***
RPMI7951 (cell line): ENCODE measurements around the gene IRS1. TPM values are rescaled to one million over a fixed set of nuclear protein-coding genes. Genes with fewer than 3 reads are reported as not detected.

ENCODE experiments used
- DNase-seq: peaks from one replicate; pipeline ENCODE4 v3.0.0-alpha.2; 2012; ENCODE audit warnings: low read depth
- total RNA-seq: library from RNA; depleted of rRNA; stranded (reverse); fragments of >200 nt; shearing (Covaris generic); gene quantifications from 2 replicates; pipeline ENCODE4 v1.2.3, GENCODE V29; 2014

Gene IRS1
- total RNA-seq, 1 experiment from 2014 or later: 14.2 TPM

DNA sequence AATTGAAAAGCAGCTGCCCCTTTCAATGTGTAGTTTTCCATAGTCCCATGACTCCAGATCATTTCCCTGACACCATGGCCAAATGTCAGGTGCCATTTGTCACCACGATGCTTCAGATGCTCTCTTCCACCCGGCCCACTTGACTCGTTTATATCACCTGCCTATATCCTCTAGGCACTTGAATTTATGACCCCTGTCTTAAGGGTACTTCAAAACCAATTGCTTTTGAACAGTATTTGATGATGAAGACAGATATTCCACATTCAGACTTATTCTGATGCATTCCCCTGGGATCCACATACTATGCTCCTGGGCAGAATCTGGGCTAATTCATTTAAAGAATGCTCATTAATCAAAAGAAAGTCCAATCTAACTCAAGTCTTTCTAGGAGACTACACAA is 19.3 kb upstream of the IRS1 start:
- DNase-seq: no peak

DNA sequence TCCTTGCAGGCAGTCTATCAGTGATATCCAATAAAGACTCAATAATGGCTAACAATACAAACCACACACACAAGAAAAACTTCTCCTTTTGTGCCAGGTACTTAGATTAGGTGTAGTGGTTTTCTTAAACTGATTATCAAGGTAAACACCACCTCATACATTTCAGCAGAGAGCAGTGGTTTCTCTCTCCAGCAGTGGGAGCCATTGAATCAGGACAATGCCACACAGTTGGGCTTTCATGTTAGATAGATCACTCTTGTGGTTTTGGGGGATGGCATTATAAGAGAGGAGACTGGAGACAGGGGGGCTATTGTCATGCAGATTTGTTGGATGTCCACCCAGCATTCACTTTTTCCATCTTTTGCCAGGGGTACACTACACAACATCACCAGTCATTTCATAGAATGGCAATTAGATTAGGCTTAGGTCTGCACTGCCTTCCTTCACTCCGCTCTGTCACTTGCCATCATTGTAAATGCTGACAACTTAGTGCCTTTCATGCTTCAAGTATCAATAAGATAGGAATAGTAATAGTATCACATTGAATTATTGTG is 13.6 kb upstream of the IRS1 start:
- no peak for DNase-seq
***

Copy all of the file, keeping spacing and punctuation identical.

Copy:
RPMI7951 (cell line): ENCODE measurements around the gene IRS1. TPM values are rescaled to one million over a fixed set of nuclear protein-coding genes. Genes with fewer than 3 reads are reported as not detected.

ENCODE experiments used
- DNase-seq: peaks from one replicate; pipeline ENCODE4 v3.0.0-alpha.2; 2012; ENCODE audit warnings: low read depth
- total RNA-seq: library from RNA; depleted of rRNA; stranded (reverse); fragments of >200 nt; shearing (Covaris generic); gene quantifications from 2 replicates; pipeline ENCODE4 v1.2.3, GENCODE V29; 2014

Gene IRS1
- total RNA-seq, 1 experiment from 2014 or later: 14.2 TPM

DNA sequence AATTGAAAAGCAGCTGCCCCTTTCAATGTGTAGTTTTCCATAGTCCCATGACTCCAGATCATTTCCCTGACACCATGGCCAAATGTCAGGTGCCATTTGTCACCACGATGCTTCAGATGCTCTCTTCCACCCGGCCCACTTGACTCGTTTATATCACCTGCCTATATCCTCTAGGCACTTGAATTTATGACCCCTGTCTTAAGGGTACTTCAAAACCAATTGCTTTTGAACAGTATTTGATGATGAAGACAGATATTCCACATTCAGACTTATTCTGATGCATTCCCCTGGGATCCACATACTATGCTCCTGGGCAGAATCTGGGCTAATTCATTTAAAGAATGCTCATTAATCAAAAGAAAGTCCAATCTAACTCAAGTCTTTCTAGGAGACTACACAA is 19.3 kb upstream of the IRS1 start:
- DNase-seq: no peak

DNA sequence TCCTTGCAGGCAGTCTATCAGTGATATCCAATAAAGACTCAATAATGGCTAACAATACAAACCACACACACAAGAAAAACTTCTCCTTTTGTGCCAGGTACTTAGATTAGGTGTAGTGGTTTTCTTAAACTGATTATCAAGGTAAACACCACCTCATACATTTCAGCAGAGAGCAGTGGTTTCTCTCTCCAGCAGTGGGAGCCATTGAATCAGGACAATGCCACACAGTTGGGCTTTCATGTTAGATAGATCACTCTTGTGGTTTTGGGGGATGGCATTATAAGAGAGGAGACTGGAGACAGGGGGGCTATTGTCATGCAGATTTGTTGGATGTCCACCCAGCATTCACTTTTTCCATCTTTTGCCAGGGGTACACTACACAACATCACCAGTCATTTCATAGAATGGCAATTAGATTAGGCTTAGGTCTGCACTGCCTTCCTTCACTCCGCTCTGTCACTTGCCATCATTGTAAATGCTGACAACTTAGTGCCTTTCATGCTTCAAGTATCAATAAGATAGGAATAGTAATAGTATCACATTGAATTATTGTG is 13.6 kb upstream of the IRS1 start:
- no peak for DNase-seq